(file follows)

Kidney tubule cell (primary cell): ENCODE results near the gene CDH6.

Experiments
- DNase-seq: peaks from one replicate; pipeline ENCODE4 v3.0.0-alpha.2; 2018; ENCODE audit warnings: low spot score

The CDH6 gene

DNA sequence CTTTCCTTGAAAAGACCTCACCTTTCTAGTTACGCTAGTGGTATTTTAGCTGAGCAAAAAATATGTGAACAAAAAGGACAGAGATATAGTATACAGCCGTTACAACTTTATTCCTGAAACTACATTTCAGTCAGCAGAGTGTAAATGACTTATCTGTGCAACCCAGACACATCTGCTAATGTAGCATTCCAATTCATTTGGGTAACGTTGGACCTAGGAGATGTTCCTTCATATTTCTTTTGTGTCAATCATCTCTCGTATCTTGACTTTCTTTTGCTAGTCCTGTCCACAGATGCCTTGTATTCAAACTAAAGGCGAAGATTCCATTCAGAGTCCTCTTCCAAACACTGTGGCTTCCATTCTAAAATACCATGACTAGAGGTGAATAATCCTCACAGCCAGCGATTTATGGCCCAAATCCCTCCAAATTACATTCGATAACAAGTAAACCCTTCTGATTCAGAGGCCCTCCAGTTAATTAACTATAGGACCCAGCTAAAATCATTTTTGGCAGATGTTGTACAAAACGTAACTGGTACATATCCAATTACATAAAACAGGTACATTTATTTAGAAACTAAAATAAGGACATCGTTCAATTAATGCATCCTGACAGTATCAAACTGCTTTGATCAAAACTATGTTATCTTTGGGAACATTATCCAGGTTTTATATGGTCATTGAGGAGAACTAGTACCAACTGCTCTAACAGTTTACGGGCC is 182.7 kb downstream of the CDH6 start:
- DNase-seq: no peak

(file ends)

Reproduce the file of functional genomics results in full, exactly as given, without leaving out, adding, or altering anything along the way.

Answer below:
Kidney tubule cell (primary cell): ENCODE results near the gene CDH6.

Experiments
- DNase-seq: peaks from one replicate; pipeline ENCODE4 v3.0.0-alpha.2; 2018; ENCODE audit warnings: low spot score

The CDH6 gene

DNA sequence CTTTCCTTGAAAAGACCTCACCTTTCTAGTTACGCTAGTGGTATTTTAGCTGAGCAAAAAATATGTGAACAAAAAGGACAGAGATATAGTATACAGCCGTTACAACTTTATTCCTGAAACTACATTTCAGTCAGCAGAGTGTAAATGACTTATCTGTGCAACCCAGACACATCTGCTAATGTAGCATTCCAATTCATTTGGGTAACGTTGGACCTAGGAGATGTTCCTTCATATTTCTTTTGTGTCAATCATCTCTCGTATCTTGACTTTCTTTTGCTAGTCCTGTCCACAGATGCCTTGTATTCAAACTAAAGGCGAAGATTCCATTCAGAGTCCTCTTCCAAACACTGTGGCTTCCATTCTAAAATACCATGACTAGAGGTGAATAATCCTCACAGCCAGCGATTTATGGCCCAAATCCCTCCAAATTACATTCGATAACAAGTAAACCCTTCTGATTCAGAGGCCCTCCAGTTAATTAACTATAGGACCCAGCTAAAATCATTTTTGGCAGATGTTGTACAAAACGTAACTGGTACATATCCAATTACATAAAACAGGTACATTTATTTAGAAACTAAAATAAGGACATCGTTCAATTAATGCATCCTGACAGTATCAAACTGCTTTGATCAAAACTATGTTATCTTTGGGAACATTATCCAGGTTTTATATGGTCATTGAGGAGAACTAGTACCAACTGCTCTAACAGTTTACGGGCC is 182.7 kb downstream of the CDH6 start:
- DNase-seq: no peak